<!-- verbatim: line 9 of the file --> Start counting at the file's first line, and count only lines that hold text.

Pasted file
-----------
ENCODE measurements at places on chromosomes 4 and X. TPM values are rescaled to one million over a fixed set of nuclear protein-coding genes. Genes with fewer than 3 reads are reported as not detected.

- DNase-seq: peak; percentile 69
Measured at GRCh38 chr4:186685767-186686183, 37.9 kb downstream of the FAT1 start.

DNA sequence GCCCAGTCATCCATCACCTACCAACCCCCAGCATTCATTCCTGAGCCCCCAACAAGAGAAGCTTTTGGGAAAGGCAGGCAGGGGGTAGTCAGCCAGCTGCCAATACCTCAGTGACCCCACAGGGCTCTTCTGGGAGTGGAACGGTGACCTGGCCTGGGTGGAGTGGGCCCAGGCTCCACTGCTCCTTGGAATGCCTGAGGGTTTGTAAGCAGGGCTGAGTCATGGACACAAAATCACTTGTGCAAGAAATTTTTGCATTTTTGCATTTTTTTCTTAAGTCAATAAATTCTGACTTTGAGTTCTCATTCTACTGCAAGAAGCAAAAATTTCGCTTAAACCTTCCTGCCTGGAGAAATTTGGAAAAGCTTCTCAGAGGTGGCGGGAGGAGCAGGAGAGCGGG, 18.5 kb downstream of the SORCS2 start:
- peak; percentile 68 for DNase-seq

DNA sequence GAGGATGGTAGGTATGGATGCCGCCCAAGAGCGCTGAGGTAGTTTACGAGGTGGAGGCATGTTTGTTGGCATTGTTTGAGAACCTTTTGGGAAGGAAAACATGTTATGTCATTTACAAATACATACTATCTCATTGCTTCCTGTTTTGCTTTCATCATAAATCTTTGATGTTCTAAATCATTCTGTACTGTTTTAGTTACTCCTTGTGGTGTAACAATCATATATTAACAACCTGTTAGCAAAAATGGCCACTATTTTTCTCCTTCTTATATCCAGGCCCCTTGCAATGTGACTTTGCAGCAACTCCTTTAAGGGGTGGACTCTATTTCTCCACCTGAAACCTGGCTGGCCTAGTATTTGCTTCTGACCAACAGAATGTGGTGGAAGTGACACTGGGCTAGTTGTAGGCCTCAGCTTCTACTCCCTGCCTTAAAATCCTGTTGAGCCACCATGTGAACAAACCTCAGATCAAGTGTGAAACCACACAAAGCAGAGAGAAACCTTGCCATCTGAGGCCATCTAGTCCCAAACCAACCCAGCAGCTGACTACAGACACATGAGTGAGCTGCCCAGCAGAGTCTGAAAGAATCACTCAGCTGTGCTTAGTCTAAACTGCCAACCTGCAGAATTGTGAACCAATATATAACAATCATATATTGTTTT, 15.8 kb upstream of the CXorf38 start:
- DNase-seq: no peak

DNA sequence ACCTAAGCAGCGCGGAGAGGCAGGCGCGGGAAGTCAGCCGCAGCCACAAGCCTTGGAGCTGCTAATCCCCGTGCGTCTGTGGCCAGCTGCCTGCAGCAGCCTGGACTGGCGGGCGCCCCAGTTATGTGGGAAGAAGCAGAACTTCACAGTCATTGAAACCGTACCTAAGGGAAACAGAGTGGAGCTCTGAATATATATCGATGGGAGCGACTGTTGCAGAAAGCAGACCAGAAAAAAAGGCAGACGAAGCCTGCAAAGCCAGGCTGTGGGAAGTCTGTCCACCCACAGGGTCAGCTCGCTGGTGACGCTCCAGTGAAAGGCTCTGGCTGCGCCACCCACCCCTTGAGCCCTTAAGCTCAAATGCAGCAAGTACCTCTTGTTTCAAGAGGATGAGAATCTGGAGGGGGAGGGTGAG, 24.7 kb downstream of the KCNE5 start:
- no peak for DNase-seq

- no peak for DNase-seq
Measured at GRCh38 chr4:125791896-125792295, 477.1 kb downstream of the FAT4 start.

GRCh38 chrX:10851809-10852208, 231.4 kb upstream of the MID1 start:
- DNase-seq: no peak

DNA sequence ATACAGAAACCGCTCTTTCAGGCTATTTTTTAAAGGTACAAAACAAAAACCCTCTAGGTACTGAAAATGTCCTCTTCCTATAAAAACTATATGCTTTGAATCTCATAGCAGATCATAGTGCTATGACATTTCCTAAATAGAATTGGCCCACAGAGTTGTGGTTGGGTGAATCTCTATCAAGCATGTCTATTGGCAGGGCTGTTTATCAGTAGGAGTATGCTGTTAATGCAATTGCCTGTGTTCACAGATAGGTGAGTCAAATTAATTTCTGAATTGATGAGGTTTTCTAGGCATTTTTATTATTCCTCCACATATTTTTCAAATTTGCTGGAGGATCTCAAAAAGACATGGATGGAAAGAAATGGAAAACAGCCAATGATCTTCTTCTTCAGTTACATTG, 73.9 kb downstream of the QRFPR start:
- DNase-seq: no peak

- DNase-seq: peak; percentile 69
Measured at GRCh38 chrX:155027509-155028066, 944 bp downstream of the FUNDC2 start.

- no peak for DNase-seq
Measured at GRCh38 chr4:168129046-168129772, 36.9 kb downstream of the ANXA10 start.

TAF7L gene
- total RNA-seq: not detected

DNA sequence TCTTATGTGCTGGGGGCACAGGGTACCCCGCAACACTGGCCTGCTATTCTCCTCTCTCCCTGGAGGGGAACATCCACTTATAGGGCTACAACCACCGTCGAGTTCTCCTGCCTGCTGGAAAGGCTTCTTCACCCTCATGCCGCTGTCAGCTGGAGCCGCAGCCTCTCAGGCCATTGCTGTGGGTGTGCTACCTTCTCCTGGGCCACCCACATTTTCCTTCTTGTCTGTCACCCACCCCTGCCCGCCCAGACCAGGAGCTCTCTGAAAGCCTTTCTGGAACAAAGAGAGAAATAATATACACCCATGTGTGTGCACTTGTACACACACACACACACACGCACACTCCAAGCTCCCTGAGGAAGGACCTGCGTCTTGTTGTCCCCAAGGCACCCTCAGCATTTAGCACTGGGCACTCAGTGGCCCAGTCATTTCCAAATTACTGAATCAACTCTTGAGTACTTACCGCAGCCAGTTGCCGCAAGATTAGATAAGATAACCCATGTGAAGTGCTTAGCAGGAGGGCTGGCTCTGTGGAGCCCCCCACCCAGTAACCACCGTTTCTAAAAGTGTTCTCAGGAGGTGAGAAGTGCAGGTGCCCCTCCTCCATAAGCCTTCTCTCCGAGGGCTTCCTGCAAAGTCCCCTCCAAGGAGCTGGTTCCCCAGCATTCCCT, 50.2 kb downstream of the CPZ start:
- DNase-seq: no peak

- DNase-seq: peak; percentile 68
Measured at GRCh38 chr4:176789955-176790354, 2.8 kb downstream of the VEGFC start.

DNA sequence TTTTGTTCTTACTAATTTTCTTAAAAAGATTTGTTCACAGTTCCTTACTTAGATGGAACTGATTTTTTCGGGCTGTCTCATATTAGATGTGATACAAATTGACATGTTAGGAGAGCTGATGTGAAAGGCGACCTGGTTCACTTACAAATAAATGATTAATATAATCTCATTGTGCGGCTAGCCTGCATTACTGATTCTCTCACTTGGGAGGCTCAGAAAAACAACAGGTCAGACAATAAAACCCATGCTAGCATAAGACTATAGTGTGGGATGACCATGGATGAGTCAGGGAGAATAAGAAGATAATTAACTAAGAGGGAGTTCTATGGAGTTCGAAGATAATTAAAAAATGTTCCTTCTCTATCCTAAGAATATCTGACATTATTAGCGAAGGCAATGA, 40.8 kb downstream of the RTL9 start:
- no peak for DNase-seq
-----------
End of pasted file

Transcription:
- no peak for DNase-seq